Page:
This paper investigates the link between offshoring and product development by utilizing novel and detailed firm- and product level dataset for the Danish manufacturing sector during the period 1996-2006. By using information on all import transactions disaggregated by origin and on all manufactured products and sales measured at the eight-digit Combined Nomenclature (CN8) level, I am able to define, i) whether the firms are engaged in offshoring activities or not, ii) the amount of CN2, CN4 and CN6 product mix they sell in the domestic and export market, and iii) whether they have (on a yearly basis) developed a new product. The results seem to indicate that offshoring firms have better ex-ante characteristics than non-offshoring firms. However, controlling for this endogeneity by using Coarsened Exact Matching (CEM), the results seem also to indicate that offshoring to high-wage countries increases the probability to develop a new CN4 and CN6 products by about 11 and 12 percent, whereas offshoring to low-wage countries have no effect on product development. Moreover, locating the offshoring to high-wage countries have no significant effect on the amount of CN2 product mix, only on CN4 and CN6 product mix. However, if the offshoring is located in low-wage countries the CN4 and CN6 product mix are not affected but the CN2 product mix is on average reduced by 5 percent as compared to the matched non-offshoring firms.

  • 10.
    Bandick, Roger
    Linköpings universitet, Institutionen för ekonomisk och industriell utveckling, Nationalekonomi. Linköpings universitet, Filosofiska fakulteten.
    Offshoring and product development2017Konferensbidrag (Övrigt vetenskapligt)
  • 11.
    Bandick, Roger
    Linköpings universitet, Institutionen för ekonomisk och industriell utveckling, Nationalekonomi. Linköpings universitet, Filosofiska fakulteten.
    Offshoring, Firm Size and Export Survival2016Konferensbidrag (Övrigt vetenskapligt)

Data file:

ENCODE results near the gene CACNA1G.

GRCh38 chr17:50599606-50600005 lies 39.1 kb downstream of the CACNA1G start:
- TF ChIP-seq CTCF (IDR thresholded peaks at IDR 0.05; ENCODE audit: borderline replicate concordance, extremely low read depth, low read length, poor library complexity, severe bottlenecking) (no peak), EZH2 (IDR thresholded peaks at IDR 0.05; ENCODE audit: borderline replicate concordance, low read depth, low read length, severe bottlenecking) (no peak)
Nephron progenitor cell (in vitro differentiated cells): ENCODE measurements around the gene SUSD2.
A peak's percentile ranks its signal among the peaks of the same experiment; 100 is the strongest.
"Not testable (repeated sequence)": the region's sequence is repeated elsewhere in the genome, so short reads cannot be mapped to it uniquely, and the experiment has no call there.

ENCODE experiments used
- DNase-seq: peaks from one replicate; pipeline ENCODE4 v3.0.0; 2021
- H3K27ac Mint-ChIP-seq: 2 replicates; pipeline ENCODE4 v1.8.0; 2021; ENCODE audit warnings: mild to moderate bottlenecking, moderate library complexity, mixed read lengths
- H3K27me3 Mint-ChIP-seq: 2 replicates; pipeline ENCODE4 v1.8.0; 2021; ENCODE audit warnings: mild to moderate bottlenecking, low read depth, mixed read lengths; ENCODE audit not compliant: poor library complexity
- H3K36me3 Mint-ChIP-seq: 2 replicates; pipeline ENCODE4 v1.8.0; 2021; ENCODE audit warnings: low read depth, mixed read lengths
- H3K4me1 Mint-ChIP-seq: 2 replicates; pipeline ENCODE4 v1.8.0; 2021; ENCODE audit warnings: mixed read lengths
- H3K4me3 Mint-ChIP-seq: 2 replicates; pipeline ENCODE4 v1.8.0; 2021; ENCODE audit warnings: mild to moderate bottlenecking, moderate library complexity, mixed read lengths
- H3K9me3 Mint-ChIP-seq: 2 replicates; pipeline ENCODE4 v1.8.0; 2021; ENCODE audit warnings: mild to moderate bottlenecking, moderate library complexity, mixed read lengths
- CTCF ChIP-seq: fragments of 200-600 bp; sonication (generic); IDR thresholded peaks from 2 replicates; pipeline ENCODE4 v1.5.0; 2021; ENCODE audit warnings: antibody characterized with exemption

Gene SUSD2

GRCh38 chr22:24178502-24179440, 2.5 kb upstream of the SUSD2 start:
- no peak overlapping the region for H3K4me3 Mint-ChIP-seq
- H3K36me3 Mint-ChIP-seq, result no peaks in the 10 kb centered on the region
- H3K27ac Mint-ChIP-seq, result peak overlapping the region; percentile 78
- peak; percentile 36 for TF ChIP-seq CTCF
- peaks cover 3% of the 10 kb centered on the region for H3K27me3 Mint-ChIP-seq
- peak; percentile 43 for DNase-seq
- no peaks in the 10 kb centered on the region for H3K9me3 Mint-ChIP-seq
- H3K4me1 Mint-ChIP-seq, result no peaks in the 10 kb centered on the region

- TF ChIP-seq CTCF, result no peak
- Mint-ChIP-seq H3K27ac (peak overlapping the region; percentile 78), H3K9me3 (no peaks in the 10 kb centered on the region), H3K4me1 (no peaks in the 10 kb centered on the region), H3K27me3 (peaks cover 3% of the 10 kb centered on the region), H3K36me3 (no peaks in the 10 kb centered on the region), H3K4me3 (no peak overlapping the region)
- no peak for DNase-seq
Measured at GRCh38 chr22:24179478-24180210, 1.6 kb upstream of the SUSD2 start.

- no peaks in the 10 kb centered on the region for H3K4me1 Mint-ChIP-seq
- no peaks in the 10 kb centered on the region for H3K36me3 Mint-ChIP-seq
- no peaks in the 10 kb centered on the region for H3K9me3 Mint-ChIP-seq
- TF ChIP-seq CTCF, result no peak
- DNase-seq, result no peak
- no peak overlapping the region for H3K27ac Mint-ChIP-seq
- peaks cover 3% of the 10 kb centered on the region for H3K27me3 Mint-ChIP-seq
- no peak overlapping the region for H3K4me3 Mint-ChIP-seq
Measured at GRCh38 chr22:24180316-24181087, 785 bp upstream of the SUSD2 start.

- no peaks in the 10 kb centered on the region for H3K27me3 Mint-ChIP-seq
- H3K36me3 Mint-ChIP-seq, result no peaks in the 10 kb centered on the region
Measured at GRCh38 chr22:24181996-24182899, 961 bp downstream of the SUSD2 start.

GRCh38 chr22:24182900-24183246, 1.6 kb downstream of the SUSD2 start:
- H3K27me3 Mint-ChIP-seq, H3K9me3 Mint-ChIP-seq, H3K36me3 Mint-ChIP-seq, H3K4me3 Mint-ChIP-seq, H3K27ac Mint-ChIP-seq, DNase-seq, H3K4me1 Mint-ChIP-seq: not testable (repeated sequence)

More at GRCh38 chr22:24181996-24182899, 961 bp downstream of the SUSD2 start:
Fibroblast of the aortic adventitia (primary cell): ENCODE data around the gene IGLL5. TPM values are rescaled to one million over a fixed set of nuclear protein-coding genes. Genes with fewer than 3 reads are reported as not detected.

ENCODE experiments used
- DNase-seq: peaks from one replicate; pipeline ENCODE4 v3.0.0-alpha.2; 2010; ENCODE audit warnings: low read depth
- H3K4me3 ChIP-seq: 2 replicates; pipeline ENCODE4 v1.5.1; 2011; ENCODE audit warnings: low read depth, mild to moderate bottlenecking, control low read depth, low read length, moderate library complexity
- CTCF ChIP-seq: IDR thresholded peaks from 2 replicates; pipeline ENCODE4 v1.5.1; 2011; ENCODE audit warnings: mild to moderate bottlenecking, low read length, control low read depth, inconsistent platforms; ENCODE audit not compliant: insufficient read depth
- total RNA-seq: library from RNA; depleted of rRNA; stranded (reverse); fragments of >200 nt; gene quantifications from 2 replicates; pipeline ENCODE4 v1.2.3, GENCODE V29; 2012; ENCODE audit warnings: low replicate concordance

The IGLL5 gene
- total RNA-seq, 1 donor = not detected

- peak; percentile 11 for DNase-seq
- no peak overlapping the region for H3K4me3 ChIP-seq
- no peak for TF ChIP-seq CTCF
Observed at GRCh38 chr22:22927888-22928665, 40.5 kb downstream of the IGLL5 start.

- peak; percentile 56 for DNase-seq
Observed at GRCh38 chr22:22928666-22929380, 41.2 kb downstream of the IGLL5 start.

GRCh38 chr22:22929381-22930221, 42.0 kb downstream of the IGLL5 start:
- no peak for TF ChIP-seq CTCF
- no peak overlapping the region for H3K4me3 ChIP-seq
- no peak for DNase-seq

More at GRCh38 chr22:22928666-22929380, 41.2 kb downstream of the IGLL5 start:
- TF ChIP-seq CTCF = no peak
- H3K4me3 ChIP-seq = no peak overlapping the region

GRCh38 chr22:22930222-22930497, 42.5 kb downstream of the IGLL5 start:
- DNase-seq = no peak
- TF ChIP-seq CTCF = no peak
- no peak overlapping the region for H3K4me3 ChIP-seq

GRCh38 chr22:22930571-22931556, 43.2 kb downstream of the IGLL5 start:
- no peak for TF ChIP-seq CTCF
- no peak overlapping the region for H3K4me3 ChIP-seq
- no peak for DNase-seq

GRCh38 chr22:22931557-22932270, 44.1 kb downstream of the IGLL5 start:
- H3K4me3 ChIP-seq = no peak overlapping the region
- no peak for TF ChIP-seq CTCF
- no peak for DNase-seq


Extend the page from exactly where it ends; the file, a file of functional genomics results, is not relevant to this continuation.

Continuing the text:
• 12.
    Bandick, Roger
    Linköpings universitet, Institutionen för ekonomisk och industriell utveckling, Nationalekonomi. Linköpings universitet, Filosofiska fakulteten.
    Offshoring, Firm Size and Export Survival2016Konferensbidrag (Övrigt vetenskapligt)
  • 13.
    Bandick, Roger
    Linköpings universitet, Institutionen för ekonomisk och industriell utveckling, Nationalekonomi. Linköpings universitet, Filosofiska fakulteten. Aarhus University, Denmark.
    Offshoring, Plant Survival and Employment Growth2016Ingår i: The World Economy, ISSN 0378-5920, E-ISSN 1467-9701, Vol. 39, nr 5, s. 597-620Artikel i tidskrift (Refereegranskat)
    Abstract [en]

    n/a

  • 14.
    Bandick, Roger
    Linköpings universitet, Institutionen för ekonomisk och industriell utveckling, Nationalekonomi. Linköpings universitet, Filosofiska fakulteten.
    The Effect of Offshoring on Productivity and Export Growth2015Konferensbidrag (Övrigt vetenskapligt)
  • 15.
    Bandick, Roger
    et al.
    Aarhus University, Aarhus V, Denmark.
    Görg, Holger
    Kiel Institute for the World Economy, Kiel, Germany.
    Karpaty, Patrik
    Örebro University, Örebro, Sweden.
    Foreign acquisitions, domestic multinationals, and R&D2014Ingår i: Scandinavian Journal of Economics, ISSN 0347-0520, E-ISSN 1467-9442, Vol. 116, nr 4, s. 1091-1115Artikel i tidskrift (Refereegranskat)
    Abstract [en]

    Our aim in this paper is to evaluate the causal effect of foreign acquisition on research and development (R&D) intensity in targeted domestic firms. We are able to distinguish domestic multinational enterprises (MNEs) and non-MNEs, which allows us to investigate the fear that the change in ownership of domestic MNEs to foreign MNEs leads to a reduction in R&D activity in the country. Overall, our results give no support to the fears that foreign acquisition of domestic firms leads to a relocation of R&D activity in Swedish MNEs. Rather, in this paper, we find robust evidence that foreign acquisitions lead to increasing R&D intensity in acquired domestic MNEs and non-MNEs.

  • 16.
    Bandick, Roger
    Linköpings universitet, Institutionen för ekonomisk och industriell utveckling, Nationalekonomi. Linköpings universitet, Filosofiska fakulteten.